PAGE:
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Both authors of these extracts present differing attitudes towards the subject of war through each of their texts; Shakespeare in 'King Henry the Fifth', and Sassoon in 'The Hero'. This is supported by the manners

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Introduction

Basing your answer on Extract A, and either Extract B or Extract D, write a comparison of the ways the writers present the main characters. * How far do you agree with the views that the Shakespearean hero is presented in an idealised and glamorous way and that Sherriff's Stanhope or Sassoon's Jack is presented with brutal realism? Possessing contrasting purposes behind their writing, both authors of these extracts present differing attitudes towards the subject of war through each of their texts; Shakespeare in 'King Henry the Fifth', and Sassoon in 'The Hero'. This is supported by the manners, in which the central characters of their writing are conveyed. Shakespeare was a 14th century poet/playwright, whose main intention and purpose behind his writing was to entertain his audiences. As such, he often avoided the depiction of brutal realities in his writing, and favoured a more idealised portrayal of events. This is clearly conveyed through the extract from his play, 'King Henry the fifth', as King Henry speaks of war with an unrealistic, romanticised view in order to motivate his soldiers on the eve of battle. ...read more.

Middle

The main character, 'Jack', is therefore arguably presented in two ways through this poem; through the eyes of those who loved him and were ignorant to the reality of war, and from the perspective of those who lived with him and fought beside him throughout his time in the war. A further technique employed by Shakespeare in Henry's speech, is giving the soldiers pride in thinking they are on the same social level as the King; 'We few, we happy few, we band of brothers; For he to-day that sheds his blood with me shall be my brother'. A third technique utilised by Shakespeare is turning a negative point around, so that soldiers don't fear it: Depicting his main character as having an immense faith in God, through Henry, Shakespeare idealises death, stating that 'if we are mark'd to die, we are enow/ to do our country loss', therefore communicating that if the soldiers die in battle, it is God's will, and therefore they should not fear it. ...read more.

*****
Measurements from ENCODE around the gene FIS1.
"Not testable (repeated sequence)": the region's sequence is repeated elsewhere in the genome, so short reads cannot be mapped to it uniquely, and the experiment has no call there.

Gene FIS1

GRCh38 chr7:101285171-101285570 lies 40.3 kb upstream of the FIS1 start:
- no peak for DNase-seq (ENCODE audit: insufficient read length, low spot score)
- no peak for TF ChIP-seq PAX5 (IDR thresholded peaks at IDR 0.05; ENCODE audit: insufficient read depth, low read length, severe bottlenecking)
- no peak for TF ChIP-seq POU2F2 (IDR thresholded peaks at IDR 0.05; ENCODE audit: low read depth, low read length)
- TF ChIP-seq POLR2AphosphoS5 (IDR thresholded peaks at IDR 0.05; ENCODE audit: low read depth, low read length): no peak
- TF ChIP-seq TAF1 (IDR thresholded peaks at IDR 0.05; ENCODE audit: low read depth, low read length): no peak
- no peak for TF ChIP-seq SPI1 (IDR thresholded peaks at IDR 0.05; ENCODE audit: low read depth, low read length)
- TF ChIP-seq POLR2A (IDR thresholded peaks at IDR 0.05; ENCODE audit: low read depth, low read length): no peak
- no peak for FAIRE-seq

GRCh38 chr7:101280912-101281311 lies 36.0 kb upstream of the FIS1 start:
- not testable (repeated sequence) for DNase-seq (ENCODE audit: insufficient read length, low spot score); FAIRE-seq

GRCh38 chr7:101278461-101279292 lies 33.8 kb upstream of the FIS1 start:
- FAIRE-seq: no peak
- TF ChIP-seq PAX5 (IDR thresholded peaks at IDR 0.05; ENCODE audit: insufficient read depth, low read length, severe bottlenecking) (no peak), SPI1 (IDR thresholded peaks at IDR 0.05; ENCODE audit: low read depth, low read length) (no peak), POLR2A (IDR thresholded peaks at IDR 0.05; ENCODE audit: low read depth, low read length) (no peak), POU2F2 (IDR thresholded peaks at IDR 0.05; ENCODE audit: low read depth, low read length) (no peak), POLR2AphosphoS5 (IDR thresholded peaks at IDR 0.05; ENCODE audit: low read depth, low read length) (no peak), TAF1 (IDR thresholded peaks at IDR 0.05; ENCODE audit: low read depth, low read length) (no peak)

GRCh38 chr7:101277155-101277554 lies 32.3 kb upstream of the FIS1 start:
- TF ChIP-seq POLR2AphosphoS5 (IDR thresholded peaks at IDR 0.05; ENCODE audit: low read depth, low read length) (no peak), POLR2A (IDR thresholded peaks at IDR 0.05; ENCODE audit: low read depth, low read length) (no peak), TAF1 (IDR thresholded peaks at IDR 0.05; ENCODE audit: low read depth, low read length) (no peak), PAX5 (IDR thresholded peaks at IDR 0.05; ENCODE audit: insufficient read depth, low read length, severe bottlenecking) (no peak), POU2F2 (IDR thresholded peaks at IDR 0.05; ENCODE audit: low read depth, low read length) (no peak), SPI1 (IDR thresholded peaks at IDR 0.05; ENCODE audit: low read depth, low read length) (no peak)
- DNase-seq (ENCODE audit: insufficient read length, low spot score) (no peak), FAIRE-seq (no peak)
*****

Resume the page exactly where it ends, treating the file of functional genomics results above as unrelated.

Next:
Conclusion

As his aim was to convey the brutal reality of war to those who previously had been fed lies about the honourable manners in which soldiers 'fell', Sassoon illustrates an extremely sardonic, cynical view of war and how it can be idealised. Thus, he presents 'Jack' as a man who is merely fulfilling his duty, fighting in the war yet lacking passion to do so, as he constantly tried 'to get sent home'. Jack is illustrated as one of a thousand men who eventually dies a callous death, which none of those he fought with seem to regret. The only one who did 'car' it seems, was his mother, who knew nothing of the reality he faced. Shakespeare's objective was to entertain his audiences however, and such led him to present an extremely contrasting view from that of Sassoon, romanticising the act of fighting for one's country by hyperbolising the positive aspects, and evading the negative. Hence, Henry is presented as a patriotic man with the, seemingly na�ve compared with Sassoon's poem, idealised belief that fighting for one's country is a 'great honour', and that 'God's will' will serve them justly. ?? ?? ?? ?? Bethany Weston 1 ...read more.

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